One video game I absolutely love, that it seems no one has actually heard of, is “Illusion of Gaia” for the SNES. I adore this game, and it gives me no shortage of distress that it’s not available for download on the new Nintendo consoles. ‘Tis a huge shame. Good thing my SNES still works…. Well, in addition to having an interesting story and being a lot of fun to play, this game has its own secret, an extra level that is only unlocked once you collect all fifty red gems.

I have played this game countless times, but for many years, I was never able to get all the gems, and frankly, there was no excuse, considering the game actually came with a mini-guide that gave you tips on completing the game, not to mention the location of every red gem. Yes, some gems are impossible to obtain once you progress far enough into the game, but once again, if you just stick to the guide, you should have no trouble finding them. Continue reading Overlooked: The Red Gems of Illusion of Gaia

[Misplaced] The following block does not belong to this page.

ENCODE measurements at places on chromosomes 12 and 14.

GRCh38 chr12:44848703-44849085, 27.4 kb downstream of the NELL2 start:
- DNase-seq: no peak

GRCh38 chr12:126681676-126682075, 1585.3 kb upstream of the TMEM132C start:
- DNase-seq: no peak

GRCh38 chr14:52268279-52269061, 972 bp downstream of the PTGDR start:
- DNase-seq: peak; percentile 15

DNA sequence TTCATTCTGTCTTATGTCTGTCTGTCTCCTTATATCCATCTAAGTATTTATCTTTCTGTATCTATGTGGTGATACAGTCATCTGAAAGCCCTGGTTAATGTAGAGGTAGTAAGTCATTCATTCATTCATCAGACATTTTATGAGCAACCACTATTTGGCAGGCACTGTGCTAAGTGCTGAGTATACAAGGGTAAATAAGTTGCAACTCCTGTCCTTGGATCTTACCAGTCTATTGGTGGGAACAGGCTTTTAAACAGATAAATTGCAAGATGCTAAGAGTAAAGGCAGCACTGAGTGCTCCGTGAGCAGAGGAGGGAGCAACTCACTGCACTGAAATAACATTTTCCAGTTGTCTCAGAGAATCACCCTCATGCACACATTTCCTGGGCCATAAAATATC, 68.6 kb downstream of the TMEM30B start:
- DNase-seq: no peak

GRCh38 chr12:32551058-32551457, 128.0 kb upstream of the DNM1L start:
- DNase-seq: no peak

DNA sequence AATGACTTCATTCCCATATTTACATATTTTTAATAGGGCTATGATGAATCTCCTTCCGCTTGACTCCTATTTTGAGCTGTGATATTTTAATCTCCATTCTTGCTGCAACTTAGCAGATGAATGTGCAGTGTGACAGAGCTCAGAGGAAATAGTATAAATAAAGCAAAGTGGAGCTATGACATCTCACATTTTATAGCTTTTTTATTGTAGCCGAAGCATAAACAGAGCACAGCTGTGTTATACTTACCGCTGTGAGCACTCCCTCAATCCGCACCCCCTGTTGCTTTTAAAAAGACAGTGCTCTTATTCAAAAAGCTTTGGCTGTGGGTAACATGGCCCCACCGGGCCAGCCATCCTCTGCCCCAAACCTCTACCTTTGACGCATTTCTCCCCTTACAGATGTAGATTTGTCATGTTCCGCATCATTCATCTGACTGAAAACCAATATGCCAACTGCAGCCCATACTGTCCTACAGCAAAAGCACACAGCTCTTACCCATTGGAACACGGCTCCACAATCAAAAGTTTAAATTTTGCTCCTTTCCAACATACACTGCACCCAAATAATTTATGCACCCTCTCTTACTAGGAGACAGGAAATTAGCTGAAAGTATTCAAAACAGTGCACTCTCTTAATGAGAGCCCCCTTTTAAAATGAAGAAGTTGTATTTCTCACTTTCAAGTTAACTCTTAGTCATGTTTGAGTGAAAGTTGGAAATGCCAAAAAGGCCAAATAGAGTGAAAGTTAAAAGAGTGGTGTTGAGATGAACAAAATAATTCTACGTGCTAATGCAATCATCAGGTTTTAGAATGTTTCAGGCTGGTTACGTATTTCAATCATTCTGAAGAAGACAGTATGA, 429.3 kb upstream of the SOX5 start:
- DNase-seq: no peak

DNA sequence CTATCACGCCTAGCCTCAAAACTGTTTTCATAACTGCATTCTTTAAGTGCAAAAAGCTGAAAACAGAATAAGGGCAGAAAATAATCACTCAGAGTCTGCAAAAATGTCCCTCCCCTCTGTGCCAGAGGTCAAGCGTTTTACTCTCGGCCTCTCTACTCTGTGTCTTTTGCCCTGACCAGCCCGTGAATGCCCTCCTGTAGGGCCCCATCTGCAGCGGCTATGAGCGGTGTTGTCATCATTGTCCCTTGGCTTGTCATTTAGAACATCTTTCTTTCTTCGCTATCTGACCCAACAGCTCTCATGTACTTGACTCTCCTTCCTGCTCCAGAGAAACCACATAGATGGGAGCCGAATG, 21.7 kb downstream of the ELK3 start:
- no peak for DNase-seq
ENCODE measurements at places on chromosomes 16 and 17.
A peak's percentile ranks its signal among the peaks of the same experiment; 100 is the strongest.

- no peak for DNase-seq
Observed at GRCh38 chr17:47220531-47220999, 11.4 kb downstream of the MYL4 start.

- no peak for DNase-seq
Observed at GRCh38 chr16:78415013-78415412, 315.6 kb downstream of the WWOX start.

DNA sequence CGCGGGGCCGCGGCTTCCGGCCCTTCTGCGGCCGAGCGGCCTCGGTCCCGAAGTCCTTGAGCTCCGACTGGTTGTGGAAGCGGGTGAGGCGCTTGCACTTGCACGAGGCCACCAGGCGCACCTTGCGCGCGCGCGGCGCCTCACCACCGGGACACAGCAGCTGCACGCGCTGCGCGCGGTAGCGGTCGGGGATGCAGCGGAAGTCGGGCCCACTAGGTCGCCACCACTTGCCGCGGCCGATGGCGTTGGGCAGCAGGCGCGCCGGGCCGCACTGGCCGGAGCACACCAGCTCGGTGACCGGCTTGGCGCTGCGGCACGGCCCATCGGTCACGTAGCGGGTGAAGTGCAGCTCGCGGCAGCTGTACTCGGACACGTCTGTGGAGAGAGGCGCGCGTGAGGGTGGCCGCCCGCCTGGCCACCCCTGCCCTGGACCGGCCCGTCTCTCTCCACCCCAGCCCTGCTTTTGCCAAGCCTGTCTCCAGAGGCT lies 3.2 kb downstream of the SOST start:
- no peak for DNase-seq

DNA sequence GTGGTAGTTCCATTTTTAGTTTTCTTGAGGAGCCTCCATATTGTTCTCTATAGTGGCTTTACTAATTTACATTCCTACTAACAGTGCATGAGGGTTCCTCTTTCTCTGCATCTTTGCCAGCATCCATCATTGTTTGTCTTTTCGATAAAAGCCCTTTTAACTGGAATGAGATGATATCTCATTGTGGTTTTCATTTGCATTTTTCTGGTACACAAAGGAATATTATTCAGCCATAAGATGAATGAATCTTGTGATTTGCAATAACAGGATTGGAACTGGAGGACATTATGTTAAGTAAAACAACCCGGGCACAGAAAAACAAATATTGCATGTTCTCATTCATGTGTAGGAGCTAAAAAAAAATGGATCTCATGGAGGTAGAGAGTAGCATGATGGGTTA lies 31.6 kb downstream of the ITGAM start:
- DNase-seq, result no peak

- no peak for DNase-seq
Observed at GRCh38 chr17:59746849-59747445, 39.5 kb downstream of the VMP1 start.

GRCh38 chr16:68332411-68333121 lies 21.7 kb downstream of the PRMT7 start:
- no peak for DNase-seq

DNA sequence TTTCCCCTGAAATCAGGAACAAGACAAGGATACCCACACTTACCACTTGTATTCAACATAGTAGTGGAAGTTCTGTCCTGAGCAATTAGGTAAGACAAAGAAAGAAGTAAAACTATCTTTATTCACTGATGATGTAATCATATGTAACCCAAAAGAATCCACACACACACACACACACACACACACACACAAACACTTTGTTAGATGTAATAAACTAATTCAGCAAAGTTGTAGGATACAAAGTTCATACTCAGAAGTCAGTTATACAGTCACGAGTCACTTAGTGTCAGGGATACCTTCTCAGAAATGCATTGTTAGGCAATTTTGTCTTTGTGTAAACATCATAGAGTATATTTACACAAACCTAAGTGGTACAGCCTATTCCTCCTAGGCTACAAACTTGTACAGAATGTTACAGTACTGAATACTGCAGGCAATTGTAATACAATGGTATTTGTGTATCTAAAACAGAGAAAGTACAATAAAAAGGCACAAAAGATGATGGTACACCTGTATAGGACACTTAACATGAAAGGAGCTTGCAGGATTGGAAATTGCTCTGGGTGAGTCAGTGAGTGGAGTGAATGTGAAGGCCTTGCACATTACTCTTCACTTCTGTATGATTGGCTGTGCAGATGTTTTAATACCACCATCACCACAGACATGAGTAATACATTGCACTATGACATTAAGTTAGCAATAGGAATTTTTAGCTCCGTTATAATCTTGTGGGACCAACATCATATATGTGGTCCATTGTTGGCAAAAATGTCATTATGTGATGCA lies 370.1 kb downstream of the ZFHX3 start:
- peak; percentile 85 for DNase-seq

Duration and Value

Image By Flickr user: Leon Terra (cc)

At the time of this writing, details on “The Order: 1886” have just been leaked on YouTube, and most of the discussion going on about the game is centered around its length; currently rumored to be between 3 and 5.5 hours. By posting time (Sunday), the reviews will have been out for a couple of days and plenty of eager player will have gotten to experience the game first hand. Until then, we’ll be talking about the supposed shortness of the game and will be resisting the urge to judge the game based on it’s length. Should we though? Continue reading Duration and Value